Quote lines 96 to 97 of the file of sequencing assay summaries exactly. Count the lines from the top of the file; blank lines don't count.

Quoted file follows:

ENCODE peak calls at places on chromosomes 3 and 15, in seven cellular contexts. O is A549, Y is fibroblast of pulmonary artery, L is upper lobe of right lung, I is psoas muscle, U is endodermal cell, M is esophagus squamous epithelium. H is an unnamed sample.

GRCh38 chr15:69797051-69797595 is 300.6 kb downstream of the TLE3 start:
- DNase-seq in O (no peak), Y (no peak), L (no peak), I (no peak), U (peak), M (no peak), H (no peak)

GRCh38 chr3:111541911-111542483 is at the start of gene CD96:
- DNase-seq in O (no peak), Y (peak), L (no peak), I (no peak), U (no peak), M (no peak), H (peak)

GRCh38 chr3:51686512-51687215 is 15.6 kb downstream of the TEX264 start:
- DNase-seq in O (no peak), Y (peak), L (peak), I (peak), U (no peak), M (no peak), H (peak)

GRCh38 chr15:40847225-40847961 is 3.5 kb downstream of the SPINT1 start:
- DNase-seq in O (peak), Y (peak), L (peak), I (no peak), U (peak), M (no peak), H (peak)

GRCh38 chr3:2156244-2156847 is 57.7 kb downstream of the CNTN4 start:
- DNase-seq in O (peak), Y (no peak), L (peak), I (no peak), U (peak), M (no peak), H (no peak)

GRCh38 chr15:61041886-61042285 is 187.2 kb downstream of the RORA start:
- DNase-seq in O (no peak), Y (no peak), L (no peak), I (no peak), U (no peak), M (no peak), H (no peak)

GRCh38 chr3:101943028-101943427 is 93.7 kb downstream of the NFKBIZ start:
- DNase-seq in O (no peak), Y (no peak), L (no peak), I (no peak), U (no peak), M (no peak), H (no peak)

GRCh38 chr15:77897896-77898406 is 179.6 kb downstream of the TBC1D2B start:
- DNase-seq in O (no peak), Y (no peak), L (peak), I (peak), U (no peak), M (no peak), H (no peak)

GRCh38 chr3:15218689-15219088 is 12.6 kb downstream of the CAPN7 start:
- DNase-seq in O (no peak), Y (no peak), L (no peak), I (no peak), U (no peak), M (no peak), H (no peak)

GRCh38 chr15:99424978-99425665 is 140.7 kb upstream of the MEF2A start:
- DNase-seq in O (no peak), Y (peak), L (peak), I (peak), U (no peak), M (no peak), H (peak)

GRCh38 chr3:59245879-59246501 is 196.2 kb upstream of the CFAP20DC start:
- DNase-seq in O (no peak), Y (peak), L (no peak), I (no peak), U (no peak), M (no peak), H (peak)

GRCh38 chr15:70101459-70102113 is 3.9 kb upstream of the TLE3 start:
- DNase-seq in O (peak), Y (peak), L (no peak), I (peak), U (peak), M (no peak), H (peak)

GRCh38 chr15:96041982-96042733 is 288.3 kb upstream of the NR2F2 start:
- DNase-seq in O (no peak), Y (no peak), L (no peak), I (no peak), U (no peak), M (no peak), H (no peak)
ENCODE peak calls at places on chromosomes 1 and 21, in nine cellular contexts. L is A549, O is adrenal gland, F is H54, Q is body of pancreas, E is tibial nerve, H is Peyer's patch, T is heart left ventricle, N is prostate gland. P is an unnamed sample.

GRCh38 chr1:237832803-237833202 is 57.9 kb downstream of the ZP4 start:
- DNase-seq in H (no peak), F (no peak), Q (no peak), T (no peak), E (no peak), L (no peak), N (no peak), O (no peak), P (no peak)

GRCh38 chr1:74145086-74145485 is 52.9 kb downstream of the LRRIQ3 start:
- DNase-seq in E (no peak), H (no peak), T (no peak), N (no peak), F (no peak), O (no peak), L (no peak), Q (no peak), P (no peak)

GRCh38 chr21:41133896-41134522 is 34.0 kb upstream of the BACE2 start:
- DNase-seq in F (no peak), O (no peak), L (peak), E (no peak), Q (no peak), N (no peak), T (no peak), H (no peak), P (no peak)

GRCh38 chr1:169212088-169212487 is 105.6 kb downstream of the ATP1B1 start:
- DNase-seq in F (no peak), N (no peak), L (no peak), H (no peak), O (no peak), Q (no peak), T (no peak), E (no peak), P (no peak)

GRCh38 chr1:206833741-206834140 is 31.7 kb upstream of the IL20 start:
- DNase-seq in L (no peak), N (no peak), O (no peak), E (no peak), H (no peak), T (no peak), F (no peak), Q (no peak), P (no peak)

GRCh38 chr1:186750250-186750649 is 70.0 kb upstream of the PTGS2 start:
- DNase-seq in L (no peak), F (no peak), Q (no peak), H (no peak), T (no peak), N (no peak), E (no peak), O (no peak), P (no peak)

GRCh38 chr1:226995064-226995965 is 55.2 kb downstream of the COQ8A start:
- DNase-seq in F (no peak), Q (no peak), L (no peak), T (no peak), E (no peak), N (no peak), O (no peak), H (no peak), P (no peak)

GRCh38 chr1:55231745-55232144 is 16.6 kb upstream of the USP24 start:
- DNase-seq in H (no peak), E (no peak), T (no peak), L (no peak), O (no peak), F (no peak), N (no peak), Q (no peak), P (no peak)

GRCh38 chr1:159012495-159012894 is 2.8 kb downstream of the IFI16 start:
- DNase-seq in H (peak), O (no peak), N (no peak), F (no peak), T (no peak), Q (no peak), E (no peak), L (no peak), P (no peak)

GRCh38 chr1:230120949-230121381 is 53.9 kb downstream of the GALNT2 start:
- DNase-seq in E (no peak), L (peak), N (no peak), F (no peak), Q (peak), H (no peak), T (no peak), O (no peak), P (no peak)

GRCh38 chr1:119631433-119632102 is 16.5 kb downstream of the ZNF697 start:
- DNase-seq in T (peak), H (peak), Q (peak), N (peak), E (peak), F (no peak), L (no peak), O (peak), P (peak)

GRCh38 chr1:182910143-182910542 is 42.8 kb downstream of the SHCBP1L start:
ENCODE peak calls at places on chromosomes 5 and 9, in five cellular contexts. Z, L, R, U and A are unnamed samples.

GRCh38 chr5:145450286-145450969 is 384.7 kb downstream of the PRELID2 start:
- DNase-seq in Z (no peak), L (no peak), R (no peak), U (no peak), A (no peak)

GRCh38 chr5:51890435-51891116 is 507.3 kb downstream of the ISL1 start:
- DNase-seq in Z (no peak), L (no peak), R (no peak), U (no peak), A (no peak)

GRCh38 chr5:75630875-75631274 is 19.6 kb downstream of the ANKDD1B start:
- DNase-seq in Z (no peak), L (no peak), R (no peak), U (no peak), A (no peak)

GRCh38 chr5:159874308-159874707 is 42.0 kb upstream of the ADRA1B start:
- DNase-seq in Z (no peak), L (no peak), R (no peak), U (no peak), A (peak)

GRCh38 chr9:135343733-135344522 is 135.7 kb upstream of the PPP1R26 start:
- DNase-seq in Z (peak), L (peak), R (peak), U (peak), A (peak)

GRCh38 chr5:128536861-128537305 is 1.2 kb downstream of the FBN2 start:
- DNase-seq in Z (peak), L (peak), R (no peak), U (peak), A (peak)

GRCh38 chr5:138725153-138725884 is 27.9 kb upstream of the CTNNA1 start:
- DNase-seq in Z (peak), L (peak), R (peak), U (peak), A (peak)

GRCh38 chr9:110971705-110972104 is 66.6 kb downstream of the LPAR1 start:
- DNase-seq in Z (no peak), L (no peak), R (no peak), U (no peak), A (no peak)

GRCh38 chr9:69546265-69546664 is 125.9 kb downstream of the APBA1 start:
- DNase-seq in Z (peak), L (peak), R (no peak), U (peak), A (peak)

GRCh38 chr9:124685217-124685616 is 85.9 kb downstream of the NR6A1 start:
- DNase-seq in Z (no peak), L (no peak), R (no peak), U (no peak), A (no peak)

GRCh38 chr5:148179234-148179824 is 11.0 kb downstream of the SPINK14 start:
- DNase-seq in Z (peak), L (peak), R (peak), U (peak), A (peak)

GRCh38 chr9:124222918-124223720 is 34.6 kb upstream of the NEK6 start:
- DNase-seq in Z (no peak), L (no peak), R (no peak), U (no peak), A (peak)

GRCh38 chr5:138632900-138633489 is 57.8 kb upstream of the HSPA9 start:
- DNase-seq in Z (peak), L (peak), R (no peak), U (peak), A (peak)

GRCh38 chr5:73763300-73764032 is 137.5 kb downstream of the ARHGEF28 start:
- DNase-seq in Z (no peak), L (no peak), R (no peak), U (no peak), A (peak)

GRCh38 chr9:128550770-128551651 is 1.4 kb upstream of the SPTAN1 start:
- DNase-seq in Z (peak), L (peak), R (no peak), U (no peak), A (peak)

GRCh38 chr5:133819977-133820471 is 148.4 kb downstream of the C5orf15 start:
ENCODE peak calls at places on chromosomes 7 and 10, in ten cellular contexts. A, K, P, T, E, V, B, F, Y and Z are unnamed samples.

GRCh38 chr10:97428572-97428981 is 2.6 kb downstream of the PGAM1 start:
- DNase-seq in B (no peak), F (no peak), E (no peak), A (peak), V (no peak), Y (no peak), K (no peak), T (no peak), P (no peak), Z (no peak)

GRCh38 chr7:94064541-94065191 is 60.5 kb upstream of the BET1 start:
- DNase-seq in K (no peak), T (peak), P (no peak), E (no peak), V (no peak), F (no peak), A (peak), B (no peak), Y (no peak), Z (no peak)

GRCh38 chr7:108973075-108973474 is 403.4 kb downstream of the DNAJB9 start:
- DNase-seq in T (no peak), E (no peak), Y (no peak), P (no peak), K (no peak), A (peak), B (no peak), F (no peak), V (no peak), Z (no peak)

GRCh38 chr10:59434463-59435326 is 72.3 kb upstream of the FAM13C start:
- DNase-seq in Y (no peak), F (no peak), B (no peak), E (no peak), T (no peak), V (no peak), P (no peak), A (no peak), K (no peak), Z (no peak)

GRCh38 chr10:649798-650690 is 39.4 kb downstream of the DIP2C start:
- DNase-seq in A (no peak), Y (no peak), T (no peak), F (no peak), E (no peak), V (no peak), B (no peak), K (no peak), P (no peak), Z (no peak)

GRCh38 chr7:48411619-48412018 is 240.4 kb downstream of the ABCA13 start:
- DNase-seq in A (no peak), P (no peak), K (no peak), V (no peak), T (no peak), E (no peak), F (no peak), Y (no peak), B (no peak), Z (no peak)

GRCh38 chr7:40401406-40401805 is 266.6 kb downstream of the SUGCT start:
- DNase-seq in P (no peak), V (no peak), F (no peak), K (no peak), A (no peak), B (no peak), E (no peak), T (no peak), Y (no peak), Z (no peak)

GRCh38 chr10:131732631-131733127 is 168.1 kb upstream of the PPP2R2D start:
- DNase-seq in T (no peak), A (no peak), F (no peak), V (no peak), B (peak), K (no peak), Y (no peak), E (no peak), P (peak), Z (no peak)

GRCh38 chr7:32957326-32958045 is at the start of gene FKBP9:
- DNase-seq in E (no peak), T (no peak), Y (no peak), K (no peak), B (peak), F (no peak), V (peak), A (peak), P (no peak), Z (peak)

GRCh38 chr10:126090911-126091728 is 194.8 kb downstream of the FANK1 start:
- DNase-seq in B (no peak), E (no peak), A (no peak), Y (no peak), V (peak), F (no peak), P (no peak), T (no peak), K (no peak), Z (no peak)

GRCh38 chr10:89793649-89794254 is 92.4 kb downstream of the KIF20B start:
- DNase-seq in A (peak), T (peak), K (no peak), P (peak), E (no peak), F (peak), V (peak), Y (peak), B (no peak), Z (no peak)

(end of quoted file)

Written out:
- DNase-seq in A (no peak), P (no peak), K (no peak), V (no peak), T (no peak), E (no peak), F (no peak), Y (no peak), B (no peak), Z (no peak)

GRCh38 chr7:40401406-40401805 is 266.6 kb downstream of the SUGCT start: